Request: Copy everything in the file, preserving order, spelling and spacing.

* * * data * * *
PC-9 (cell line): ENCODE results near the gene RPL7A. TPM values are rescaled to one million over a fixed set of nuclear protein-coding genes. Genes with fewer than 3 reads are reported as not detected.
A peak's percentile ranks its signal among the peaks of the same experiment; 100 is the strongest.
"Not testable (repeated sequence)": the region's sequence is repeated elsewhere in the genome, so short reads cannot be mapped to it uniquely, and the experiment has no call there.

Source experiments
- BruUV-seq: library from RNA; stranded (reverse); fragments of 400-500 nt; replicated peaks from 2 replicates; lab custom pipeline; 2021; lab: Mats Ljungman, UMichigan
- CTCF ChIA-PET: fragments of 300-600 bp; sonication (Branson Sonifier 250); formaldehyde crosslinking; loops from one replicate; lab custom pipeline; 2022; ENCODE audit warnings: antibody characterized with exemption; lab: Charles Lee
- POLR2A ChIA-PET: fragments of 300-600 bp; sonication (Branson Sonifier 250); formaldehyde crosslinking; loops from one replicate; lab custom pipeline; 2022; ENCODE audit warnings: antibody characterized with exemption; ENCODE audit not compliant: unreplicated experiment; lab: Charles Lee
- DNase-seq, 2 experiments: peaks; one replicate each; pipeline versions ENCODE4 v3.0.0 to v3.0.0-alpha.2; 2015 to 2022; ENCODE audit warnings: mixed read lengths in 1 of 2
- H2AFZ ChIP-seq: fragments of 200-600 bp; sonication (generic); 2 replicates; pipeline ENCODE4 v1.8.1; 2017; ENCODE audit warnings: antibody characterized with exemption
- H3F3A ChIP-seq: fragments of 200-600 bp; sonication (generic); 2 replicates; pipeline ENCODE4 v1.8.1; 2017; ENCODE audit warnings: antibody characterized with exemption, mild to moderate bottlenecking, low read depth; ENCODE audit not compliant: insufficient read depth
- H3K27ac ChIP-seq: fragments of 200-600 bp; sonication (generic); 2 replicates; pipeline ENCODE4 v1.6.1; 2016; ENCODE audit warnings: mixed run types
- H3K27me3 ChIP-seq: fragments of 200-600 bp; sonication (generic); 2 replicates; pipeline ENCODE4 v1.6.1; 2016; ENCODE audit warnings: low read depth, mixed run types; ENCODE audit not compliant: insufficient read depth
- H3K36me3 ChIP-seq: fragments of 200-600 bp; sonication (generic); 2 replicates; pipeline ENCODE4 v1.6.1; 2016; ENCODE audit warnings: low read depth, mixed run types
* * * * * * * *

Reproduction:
PC-9 (cell line): ENCODE results near the gene RPL7A. TPM values are rescaled to one million over a fixed set of nuclear protein-coding genes. Genes with fewer than 3 reads are reported as not detected.
A peak's percentile ranks its signal among the peaks of the same experiment; 100 is the strongest.
"Not testable (repeated sequence)": the region's sequence is repeated elsewhere in the genome, so short reads cannot be mapped to it uniquely, and the experiment has no call there.

Source experiments
- BruUV-seq: library from RNA; stranded (reverse); fragments of 400-500 nt; replicated peaks from 2 replicates; lab custom pipeline; 2021; lab: Mats Ljungman, UMichigan
- CTCF ChIA-PET: fragments of 300-600 bp; sonication (Branson Sonifier 250); formaldehyde crosslinking; loops from one replicate; lab custom pipeline; 2022; ENCODE audit warnings: antibody characterized with exemption; lab: Charles Lee
- POLR2A ChIA-PET: fragments of 300-600 bp; sonication (Branson Sonifier 250); formaldehyde crosslinking; loops from one replicate; lab custom pipeline; 2022; ENCODE audit warnings: antibody characterized with exemption; ENCODE audit not compliant: unreplicated experiment; lab: Charles Lee
- DNase-seq, 2 experiments: peaks; one replicate each; pipeline versions ENCODE4 v3.0.0 to v3.0.0-alpha.2; 2015 to 2022; ENCODE audit warnings: mixed read lengths in 1 of 2
- H2AFZ ChIP-seq: fragments of 200-600 bp; sonication (generic); 2 replicates; pipeline ENCODE4 v1.8.1; 2017; ENCODE audit warnings: antibody characterized with exemption
- H3F3A ChIP-seq: fragments of 200-600 bp; sonication (generic); 2 replicates; pipeline ENCODE4 v1.8.1; 2017; ENCODE audit warnings: antibody characterized with exemption, mild to moderate bottlenecking, low read depth; ENCODE audit not compliant: insufficient read depth
- H3K27ac ChIP-seq: fragments of 200-600 bp; sonication (generic); 2 replicates; pipeline ENCODE4 v1.6.1; 2016; ENCODE audit warnings: mixed run types
- H3K27me3 ChIP-seq: fragments of 200-600 bp; sonication (generic); 2 replicates; pipeline ENCODE4 v1.6.1; 2016; ENCODE audit warnings: low read depth, mixed run types; ENCODE audit not compliant: insufficient read depth
- H3K36me3 ChIP-seq: fragments of 200-600 bp; sonication (generic); 2 replicates; pipeline ENCODE4 v1.6.1; 2016; ENCODE audit warnings: low read depth, mixed run types